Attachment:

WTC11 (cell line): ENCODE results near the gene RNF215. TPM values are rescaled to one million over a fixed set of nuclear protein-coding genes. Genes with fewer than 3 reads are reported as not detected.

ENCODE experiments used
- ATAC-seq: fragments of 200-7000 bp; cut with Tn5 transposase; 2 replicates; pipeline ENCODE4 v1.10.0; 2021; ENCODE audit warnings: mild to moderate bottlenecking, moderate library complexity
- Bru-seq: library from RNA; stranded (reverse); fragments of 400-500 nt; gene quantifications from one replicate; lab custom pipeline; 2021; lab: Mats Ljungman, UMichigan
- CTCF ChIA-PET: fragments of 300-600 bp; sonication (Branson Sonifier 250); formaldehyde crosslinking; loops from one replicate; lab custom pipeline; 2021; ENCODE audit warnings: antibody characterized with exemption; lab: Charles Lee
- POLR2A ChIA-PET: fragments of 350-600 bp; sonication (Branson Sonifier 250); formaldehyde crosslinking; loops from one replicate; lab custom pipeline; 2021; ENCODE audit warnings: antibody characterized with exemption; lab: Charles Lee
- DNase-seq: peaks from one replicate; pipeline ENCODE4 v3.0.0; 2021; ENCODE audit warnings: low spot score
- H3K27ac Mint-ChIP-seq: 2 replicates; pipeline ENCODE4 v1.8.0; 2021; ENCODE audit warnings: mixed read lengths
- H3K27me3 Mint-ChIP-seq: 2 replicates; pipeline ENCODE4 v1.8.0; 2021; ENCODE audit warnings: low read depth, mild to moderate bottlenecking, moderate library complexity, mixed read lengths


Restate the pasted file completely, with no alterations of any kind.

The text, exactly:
WTC11 (cell line): ENCODE results near the gene RNF215. TPM values are rescaled to one million over a fixed set of nuclear protein-coding genes. Genes with fewer than 3 reads are reported as not detected.

ENCODE experiments used
- ATAC-seq: fragments of 200-7000 bp; cut with Tn5 transposase; 2 replicates; pipeline ENCODE4 v1.10.0; 2021; ENCODE audit warnings: mild to moderate bottlenecking, moderate library complexity
- Bru-seq: library from RNA; stranded (reverse); fragments of 400-500 nt; gene quantifications from one replicate; lab custom pipeline; 2021; lab: Mats Ljungman, UMichigan
- CTCF ChIA-PET: fragments of 300-600 bp; sonication (Branson Sonifier 250); formaldehyde crosslinking; loops from one replicate; lab custom pipeline; 2021; ENCODE audit warnings: antibody characterized with exemption; lab: Charles Lee
- POLR2A ChIA-PET: fragments of 350-600 bp; sonication (Branson Sonifier 250); formaldehyde crosslinking; loops from one replicate; lab custom pipeline; 2021; ENCODE audit warnings: antibody characterized with exemption; lab: Charles Lee
- DNase-seq: peaks from one replicate; pipeline ENCODE4 v3.0.0; 2021; ENCODE audit warnings: low spot score
- H3K27ac Mint-ChIP-seq: 2 replicates; pipeline ENCODE4 v1.8.0; 2021; ENCODE audit warnings: mixed read lengths
- H3K27me3 Mint-ChIP-seq: 2 replicates; pipeline ENCODE4 v1.8.0; 2021; ENCODE audit warnings: low read depth, mild to moderate bottlenecking, moderate library complexity, mixed read lengths